Microsoft has given the green light for the acquisition of 10 million strands of DNA from Twist Bioscience, which the company plans to use to encode digital data. Twist Bioscience, a San Francisco-based forensic startup that manufactures storage-ready DNA, claims that DNA storage has a “known shelf life of several thousand years.” This is in comparison to other storage media which have a definite shelf life, and must be periodically encoded.

The rate of data output is increasing exponentially, with the need for a reliable means of long-term, secure storage, according to Doug Carmean, a Microsoft partner architect within the company’s Technology and Research Organization.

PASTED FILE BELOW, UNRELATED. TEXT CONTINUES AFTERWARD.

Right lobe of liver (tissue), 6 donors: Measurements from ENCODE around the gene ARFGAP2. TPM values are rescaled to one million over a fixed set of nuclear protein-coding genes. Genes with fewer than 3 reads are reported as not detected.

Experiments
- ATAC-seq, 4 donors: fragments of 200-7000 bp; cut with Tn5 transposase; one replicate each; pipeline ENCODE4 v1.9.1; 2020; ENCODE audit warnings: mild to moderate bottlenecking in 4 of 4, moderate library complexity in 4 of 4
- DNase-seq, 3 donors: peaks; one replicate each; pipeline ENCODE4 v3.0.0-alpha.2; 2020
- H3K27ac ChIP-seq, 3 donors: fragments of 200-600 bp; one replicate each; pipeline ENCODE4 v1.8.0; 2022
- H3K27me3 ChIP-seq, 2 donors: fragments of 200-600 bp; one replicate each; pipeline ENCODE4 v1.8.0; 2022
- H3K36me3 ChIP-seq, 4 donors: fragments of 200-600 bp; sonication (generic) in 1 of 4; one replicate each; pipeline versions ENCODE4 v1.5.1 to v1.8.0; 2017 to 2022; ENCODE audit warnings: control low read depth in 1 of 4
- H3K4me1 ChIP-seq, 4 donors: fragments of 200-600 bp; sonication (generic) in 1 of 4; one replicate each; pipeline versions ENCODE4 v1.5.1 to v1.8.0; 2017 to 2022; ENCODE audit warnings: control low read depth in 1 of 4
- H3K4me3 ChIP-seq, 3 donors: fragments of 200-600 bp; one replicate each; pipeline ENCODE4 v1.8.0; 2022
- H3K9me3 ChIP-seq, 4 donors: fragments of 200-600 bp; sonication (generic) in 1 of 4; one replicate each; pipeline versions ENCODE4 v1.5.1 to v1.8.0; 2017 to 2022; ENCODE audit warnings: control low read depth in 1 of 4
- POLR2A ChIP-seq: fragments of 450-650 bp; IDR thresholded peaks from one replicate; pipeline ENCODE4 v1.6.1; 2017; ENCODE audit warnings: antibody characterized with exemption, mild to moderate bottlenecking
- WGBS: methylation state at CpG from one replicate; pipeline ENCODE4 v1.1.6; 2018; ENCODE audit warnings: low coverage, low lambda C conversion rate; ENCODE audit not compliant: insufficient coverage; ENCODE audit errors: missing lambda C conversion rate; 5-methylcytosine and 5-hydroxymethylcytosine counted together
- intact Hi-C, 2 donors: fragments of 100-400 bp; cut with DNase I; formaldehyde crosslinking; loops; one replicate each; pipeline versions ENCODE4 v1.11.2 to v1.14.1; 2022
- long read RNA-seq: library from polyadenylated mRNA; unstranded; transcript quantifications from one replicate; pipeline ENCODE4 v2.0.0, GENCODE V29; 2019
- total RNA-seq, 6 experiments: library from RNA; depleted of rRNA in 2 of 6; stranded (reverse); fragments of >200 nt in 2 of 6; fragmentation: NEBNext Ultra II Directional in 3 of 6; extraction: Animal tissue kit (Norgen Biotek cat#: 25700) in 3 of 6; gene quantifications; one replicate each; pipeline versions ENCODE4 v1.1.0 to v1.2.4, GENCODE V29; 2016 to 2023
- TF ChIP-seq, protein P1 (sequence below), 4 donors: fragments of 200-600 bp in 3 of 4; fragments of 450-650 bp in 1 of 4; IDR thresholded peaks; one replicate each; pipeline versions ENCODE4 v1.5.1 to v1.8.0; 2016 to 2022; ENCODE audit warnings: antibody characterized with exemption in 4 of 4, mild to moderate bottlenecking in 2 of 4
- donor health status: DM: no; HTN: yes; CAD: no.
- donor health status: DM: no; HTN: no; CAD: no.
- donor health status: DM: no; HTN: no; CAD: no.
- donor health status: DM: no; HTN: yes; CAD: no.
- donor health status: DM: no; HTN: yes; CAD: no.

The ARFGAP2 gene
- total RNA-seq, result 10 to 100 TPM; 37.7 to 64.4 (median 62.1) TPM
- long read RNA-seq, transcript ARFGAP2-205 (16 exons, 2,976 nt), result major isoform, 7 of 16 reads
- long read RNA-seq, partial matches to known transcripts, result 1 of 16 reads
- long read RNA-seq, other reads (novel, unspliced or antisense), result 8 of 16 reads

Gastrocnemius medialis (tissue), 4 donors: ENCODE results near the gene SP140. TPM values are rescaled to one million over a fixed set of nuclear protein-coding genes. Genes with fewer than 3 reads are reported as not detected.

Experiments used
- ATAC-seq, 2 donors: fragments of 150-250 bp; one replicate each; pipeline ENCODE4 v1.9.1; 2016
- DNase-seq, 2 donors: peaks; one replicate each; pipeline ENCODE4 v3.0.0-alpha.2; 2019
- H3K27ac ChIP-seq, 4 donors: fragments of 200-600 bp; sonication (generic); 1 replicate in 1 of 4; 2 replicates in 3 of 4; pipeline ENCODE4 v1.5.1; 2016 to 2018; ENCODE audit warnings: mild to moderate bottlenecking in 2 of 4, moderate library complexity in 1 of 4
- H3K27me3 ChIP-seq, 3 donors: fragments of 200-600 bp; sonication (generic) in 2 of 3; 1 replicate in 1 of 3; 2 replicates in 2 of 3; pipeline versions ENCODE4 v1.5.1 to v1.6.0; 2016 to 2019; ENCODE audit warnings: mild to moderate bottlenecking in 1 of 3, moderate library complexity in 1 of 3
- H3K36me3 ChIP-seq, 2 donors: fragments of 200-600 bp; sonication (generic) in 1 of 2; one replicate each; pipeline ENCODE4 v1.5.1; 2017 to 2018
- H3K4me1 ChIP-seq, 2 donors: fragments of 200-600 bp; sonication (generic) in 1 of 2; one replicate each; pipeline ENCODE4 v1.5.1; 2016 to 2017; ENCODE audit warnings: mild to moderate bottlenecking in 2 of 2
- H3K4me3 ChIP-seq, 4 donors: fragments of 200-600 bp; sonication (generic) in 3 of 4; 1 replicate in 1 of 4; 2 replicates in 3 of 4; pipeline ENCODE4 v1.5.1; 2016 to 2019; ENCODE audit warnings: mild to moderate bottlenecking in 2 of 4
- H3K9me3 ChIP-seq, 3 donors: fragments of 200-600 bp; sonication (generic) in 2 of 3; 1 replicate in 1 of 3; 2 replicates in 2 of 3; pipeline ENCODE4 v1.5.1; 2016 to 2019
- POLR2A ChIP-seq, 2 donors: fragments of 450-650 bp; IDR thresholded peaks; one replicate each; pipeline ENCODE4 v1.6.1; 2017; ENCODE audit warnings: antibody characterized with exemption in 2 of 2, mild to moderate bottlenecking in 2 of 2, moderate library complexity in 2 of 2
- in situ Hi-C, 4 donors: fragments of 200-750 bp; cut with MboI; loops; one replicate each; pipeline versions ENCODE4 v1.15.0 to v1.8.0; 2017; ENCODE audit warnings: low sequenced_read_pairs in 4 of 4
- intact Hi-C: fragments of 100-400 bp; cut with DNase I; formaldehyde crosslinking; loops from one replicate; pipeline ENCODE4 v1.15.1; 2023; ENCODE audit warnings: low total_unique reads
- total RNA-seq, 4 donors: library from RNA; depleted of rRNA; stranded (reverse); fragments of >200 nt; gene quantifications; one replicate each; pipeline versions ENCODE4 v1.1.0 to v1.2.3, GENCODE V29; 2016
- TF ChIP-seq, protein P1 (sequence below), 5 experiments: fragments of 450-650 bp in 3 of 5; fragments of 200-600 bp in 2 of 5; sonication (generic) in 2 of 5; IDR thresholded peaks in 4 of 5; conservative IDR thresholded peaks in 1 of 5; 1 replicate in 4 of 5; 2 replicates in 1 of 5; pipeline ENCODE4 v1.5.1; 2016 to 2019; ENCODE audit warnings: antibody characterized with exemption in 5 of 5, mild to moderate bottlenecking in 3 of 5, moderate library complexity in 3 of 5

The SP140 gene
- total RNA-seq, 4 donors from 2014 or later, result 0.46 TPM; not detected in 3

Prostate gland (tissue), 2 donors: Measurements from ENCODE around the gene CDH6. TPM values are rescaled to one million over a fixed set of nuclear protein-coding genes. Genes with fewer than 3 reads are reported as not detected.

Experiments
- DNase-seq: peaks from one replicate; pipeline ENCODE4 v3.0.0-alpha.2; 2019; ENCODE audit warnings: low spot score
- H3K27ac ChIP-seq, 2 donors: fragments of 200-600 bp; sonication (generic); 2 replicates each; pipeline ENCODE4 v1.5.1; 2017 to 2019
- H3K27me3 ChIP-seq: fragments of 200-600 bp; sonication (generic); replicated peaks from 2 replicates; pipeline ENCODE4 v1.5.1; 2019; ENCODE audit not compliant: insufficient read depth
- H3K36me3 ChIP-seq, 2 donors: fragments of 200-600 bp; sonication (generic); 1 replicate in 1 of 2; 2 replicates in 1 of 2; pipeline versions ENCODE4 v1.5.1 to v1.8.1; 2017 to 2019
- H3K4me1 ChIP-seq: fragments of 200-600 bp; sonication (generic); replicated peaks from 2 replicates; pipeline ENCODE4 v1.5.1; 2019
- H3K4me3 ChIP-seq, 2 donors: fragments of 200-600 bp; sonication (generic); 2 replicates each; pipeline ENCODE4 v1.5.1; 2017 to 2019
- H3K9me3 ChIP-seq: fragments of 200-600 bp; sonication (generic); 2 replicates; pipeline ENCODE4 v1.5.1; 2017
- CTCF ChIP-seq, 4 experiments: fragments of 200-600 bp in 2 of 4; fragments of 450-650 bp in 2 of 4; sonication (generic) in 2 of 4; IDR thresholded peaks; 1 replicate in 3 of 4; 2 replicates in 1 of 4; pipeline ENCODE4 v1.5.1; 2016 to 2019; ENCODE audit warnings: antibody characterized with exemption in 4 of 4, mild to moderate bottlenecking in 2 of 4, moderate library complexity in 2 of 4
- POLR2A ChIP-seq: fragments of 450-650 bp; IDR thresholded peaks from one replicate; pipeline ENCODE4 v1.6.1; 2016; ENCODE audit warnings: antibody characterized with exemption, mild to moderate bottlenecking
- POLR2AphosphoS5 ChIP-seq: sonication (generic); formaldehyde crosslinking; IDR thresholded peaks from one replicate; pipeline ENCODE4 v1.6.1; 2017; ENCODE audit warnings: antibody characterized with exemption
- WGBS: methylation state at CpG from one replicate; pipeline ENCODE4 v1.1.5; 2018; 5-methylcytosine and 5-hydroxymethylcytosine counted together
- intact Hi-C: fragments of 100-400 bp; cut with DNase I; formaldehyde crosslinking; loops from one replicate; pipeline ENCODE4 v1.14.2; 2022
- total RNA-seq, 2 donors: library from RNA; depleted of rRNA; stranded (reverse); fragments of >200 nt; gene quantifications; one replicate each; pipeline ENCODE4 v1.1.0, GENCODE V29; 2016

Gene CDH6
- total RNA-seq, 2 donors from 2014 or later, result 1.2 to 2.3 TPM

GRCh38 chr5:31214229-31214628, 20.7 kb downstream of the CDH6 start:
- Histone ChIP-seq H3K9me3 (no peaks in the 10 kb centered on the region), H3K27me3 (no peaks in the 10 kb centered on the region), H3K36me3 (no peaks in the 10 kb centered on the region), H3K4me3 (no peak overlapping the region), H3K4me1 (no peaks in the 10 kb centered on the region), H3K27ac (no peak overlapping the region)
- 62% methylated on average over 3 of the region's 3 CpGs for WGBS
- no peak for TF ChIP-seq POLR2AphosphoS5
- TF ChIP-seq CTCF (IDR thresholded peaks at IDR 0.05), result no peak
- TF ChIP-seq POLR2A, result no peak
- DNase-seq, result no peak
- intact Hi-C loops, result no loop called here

“The initial test phase with Twist demonstrated that we could encode and recover 100 percent of the digital data from synthetic DNA,” said Carmean. “We’re still years away from a commercially- viable product, but our early tests with Twist demonstrate that in the future we’ll be able to substantially increase the density and durability of data storage,” he added.

DNA data storage could last up to 2,000 years without deterioration according to a recent presentation at the American Chemical Society. Using DNA as an archival technology limited lifespan and low data density, two key limitations of traditional digital storage media. Another drawing point is the sheer amount of data which can be stored in DNA.  A single gram of DNA can store almost one trillion gigabytes (almost a zettabyte) of digital data.

Initial trials with Twist have shown that the technology allowed full retrieval of the encoded data from the DNA, according to Microsoft, although the cost is currently not cheap.